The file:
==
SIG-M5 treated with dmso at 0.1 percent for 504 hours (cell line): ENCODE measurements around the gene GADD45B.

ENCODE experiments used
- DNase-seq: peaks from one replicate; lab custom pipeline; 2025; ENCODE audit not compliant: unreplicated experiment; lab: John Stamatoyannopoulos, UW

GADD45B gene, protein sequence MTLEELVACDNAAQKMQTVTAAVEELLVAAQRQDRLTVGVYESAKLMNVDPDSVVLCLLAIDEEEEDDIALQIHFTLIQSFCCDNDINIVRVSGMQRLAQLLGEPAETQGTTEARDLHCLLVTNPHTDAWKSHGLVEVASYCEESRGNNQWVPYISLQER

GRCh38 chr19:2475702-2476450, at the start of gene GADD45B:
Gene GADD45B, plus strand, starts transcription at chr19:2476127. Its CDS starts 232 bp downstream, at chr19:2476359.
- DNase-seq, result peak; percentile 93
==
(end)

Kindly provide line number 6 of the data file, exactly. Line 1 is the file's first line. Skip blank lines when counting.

Gene GADD45B, plus strand, starts transcription at chr19:2476127. Its CDS starts 232 bp downstream, at chr19:2476359.